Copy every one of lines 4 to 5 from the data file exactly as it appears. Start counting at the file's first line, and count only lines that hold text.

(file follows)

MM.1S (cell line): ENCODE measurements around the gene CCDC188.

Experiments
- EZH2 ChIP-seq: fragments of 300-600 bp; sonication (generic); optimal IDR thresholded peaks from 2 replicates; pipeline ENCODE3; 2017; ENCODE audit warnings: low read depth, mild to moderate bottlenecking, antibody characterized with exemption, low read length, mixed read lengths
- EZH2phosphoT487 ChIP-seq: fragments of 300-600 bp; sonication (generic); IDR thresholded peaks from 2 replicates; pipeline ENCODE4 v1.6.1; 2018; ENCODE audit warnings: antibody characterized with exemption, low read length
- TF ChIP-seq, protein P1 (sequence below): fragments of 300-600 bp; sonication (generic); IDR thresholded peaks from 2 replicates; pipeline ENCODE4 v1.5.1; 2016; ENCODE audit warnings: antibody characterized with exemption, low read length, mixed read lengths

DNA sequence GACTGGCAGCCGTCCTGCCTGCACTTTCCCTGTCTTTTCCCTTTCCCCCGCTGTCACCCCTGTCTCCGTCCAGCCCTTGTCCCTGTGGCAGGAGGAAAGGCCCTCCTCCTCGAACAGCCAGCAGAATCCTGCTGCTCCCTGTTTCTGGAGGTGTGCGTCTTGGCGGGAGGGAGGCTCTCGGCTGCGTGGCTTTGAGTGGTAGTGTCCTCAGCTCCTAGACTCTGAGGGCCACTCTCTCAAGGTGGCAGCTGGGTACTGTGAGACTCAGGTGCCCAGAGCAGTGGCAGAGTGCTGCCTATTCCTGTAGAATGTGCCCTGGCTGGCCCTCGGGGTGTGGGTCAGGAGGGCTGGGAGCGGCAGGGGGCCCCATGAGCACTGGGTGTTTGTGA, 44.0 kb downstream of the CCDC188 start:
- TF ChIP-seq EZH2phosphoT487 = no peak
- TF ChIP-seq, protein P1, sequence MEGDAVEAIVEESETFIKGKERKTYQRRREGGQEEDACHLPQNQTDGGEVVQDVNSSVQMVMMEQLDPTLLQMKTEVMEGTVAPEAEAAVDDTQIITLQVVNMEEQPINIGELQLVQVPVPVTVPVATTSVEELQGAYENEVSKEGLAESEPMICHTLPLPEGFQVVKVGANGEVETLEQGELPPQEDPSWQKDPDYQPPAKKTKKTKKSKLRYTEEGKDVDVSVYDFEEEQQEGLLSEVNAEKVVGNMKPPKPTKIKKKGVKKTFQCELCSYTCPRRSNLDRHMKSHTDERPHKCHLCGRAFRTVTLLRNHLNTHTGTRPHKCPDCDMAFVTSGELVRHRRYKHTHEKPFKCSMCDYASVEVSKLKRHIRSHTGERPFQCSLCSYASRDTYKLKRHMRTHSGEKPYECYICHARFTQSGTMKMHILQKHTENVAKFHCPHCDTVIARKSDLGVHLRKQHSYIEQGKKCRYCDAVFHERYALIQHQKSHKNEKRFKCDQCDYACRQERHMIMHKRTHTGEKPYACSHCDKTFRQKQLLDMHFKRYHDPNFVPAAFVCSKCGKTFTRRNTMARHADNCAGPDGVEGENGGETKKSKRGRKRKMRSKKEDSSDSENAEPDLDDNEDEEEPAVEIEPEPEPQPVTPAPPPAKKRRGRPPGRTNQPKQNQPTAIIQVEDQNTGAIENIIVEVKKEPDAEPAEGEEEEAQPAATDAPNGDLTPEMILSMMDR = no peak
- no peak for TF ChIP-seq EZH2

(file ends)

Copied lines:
- EZH2phosphoT487 ChIP-seq: fragments of 300-600 bp; sonication (generic); IDR thresholded peaks from 2 replicates; pipeline ENCODE4 v1.6.1; 2018; ENCODE audit warnings: antibody characterized with exemption, low read length
- TF ChIP-seq, protein P1 (sequence below): fragments of 300-600 bp; sonication (generic); IDR thresholded peaks from 2 replicates; pipeline ENCODE4 v1.5.1; 2016; ENCODE audit warnings: antibody characterized with exemption, low read length, mixed read lengths